Lebanon Daily News
Human rights report calls for probe of J-1 program
By Chris Sholly
An independent delegation of human-rights and labor-law experts investigating foreign students’ allegations against The Hershey Co. and several of its subcontractors is recommending the U.S. Department of State conduct a more thorough probe into the actions of the companies involved.
The delegation, which came to Hershey to investigate the allegations at the invitation of the National Guestworker Alliance last month, released its report Tuesday.
The case began Aug. 17 when more than 200 foreign college students working for the summer packaging Hershey candy protested their working conditions. The students conducted a sit-in that halted production in a Hershey Company-affiliated warehouse in North Londonderry Township. They took their protest to downtown Hershey as well as Times Square in New York City in the following days.
The students paid between $3,000 and $6,000 through the Council for Educational Travel USA, or CETUSA, to come to the United States for the opportunity to immerse themselves in American culture by working in a job for three months. They claimed their jobs barely covered their rent and left little money or time to enjoy the American experience.
In its report, the delegation said it interviewed 15 foreign students individually, in addition to reviewing media coverage, and talked with the National Guestworkers Alliance. Two members of the delegation also visited an apartment building in Harrisburg where some of the students live. Members
of the delegation also reviewed a variety of documents including CETUSA contracts with the students.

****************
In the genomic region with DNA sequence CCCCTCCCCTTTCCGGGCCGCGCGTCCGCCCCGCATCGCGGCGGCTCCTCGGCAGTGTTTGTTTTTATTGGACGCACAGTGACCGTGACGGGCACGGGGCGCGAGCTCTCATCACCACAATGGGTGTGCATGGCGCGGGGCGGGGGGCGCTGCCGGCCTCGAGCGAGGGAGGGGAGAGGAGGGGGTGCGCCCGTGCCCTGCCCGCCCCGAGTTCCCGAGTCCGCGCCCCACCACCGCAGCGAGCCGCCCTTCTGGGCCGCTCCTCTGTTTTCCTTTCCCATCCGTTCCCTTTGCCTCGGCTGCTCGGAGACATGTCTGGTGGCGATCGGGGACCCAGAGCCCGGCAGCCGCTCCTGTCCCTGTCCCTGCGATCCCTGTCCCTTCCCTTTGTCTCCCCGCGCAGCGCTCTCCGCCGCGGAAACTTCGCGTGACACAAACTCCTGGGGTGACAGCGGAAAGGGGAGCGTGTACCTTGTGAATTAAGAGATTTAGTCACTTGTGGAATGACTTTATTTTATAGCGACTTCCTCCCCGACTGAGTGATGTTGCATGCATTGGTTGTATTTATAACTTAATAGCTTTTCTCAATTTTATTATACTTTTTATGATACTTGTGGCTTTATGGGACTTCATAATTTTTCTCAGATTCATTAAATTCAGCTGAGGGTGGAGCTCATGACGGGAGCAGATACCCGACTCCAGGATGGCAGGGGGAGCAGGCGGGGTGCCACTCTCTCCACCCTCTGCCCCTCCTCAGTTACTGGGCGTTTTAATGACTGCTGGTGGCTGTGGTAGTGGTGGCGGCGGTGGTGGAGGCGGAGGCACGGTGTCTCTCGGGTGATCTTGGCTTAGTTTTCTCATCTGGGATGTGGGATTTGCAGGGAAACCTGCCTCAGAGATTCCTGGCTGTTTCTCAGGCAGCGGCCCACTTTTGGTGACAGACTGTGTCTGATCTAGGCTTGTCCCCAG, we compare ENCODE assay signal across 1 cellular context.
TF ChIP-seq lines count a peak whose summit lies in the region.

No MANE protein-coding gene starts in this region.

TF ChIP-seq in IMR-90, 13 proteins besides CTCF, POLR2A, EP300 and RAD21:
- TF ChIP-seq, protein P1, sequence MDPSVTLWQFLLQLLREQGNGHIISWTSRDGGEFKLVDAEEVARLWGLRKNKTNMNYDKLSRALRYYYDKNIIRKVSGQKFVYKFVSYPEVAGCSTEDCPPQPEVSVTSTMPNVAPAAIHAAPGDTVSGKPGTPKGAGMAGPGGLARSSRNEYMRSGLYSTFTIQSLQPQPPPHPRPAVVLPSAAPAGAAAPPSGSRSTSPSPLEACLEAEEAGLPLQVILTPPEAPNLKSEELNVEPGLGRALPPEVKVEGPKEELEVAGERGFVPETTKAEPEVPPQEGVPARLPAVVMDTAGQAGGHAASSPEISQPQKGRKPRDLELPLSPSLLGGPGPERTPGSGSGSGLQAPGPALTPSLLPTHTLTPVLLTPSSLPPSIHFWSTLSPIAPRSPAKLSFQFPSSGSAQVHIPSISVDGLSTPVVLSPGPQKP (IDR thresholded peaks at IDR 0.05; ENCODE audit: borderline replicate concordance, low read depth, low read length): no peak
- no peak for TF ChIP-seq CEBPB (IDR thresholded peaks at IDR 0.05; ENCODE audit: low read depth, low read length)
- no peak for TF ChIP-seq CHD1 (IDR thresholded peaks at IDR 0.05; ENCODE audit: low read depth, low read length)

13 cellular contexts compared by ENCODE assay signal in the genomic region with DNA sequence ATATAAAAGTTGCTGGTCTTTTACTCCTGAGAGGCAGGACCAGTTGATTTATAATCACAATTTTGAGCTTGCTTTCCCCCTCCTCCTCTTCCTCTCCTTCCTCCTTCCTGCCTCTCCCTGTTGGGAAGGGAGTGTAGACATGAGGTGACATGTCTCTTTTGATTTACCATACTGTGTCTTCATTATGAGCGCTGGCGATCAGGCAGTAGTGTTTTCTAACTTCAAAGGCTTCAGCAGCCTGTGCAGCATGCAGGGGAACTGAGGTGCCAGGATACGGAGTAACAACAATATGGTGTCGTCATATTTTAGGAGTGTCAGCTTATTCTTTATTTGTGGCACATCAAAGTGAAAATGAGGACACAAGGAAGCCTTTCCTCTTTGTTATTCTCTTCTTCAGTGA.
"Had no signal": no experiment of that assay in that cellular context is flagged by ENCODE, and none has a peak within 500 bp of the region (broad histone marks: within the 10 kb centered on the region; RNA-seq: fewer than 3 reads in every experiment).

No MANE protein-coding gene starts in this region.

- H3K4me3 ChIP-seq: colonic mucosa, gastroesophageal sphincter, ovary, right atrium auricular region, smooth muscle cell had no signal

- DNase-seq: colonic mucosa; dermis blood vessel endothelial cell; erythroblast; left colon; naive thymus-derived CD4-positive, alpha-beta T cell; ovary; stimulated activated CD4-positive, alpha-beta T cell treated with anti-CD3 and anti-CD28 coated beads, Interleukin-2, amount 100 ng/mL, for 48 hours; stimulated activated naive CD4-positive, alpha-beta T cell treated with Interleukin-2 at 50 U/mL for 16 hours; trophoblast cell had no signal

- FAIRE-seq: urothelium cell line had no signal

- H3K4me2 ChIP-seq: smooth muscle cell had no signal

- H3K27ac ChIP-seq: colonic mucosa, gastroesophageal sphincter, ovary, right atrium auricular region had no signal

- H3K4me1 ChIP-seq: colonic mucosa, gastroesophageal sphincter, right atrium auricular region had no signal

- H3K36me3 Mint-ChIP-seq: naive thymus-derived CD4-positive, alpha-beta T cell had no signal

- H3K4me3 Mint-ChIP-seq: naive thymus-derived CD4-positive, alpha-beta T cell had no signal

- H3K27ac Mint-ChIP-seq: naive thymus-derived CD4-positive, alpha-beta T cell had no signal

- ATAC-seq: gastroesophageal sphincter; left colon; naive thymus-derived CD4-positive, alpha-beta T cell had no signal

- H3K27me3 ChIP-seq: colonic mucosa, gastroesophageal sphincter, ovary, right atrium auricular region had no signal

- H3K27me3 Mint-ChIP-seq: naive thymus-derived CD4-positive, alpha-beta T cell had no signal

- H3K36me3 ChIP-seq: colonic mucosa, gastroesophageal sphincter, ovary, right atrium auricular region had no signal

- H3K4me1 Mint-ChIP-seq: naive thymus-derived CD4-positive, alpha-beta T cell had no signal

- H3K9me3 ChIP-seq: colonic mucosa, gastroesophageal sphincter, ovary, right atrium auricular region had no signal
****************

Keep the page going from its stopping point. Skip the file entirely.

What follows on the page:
“Our initial investigation suggests that the J-1 visa program is severely flawed in several ways. There is little oversight of the J-1 program by state and federal agencies, leaving great space for abuse at multiple levels,” the report stated. “In addition to investigations about the conditions of this particular case, we recommend a larger examination of J-1 work-and-travel programs, including how they are managed by home governments, designed and monitored by U.S. agencies, and used by employers.”
The delegation also recommended:
The Occupational Safety and Health Administration, the Department of Labor’s Wage and Hour Division and the U.S. State Department have all launched investigations into the students’ working conditions. The results of those investigations have not been released yet.
Also on Tuesday, AFL-CIO PA state federation president Rick Bloomingdale, student workers and community and labor leaders delivered a copy of the human rights report and a petition with the students’ demands bearing more than 67,000 signatures of supporters to The Hershey Trust Co. in Hershey. Trust Board Chairman LeRoy Zimmerman refused to accept the petition at his Harrisburg office when the students attempted to deliver it on Aug. 29.
NGA spokesman Stephen Boykewich said the group also called for the company to meet with the students.
“We want Hershey to come to the table” to discuss the students’ demands, he said.
If the company does not respond by Sept. 23, he said the students and their supporters would plan a mass demonstration in Hershey.